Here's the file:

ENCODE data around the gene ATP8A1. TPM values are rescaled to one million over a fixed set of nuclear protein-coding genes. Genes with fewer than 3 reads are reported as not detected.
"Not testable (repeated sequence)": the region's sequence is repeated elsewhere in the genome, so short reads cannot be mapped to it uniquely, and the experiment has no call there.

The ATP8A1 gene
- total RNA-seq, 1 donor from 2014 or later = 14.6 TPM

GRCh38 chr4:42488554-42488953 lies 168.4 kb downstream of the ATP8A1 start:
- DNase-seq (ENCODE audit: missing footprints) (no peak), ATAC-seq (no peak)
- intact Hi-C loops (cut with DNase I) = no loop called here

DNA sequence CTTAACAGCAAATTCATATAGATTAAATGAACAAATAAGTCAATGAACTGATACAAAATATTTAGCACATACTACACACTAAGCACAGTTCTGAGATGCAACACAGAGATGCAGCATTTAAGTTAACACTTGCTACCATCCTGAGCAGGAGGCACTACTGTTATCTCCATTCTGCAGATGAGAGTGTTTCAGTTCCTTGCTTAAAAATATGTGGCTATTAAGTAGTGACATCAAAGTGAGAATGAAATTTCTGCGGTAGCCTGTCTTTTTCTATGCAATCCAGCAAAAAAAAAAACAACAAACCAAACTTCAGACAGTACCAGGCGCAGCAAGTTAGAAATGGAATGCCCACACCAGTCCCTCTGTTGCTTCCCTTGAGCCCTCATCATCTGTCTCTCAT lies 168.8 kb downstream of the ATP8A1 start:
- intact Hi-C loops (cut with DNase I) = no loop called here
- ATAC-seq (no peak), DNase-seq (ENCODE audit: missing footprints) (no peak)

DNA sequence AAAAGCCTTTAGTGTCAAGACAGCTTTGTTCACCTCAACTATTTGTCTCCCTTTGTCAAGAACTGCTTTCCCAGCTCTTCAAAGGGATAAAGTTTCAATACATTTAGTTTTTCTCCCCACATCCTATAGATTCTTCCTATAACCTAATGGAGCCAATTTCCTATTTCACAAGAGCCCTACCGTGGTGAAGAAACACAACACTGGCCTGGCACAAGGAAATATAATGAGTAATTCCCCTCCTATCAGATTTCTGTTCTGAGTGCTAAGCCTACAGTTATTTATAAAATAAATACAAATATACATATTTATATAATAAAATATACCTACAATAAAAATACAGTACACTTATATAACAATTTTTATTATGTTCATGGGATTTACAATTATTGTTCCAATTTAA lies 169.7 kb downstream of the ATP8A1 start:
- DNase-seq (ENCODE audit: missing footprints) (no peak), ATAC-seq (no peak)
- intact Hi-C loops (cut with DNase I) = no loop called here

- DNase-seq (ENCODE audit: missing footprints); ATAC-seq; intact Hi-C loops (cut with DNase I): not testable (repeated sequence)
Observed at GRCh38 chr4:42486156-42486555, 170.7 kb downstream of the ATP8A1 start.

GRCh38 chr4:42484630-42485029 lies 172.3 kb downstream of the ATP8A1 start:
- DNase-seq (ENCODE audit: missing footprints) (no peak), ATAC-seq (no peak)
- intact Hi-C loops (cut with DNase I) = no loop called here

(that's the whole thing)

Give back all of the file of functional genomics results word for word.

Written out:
ENCODE data around the gene ATP8A1. TPM values are rescaled to one million over a fixed set of nuclear protein-coding genes. Genes with fewer than 3 reads are reported as not detected.
"Not testable (repeated sequence)": the region's sequence is repeated elsewhere in the genome, so short reads cannot be mapped to it uniquely, and the experiment has no call there.

The ATP8A1 gene
- total RNA-seq, 1 donor from 2014 or later = 14.6 TPM

GRCh38 chr4:42488554-42488953 lies 168.4 kb downstream of the ATP8A1 start:
- DNase-seq (ENCODE audit: missing footprints) (no peak), ATAC-seq (no peak)
- intact Hi-C loops (cut with DNase I) = no loop called here

DNA sequence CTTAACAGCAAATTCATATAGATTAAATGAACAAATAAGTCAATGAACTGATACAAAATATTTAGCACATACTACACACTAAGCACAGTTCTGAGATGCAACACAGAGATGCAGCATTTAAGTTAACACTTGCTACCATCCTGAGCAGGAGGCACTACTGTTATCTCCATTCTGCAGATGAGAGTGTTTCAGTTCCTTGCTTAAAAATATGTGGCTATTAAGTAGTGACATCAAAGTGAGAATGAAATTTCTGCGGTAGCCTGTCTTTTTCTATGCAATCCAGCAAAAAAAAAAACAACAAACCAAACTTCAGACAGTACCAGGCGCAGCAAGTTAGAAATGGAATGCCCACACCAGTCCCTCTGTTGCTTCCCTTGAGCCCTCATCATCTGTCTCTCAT lies 168.8 kb downstream of the ATP8A1 start:
- intact Hi-C loops (cut with DNase I) = no loop called here
- ATAC-seq (no peak), DNase-seq (ENCODE audit: missing footprints) (no peak)

DNA sequence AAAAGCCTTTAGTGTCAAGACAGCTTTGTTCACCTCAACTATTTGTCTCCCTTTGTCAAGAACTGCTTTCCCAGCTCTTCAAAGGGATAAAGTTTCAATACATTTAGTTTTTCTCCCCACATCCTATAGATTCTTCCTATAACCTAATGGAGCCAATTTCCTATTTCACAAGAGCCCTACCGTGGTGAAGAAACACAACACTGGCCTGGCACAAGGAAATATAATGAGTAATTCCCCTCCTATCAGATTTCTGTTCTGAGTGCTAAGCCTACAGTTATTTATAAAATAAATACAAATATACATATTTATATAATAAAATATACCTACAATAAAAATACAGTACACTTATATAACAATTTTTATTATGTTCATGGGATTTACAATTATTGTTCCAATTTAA lies 169.7 kb downstream of the ATP8A1 start:
- DNase-seq (ENCODE audit: missing footprints) (no peak), ATAC-seq (no peak)
- intact Hi-C loops (cut with DNase I) = no loop called here

- DNase-seq (ENCODE audit: missing footprints); ATAC-seq; intact Hi-C loops (cut with DNase I): not testable (repeated sequence)
Observed at GRCh38 chr4:42486156-42486555, 170.7 kb downstream of the ATP8A1 start.

GRCh38 chr4:42484630-42485029 lies 172.3 kb downstream of the ATP8A1 start:
- DNase-seq (ENCODE audit: missing footprints) (no peak), ATAC-seq (no peak)
- intact Hi-C loops (cut with DNase I) = no loop called here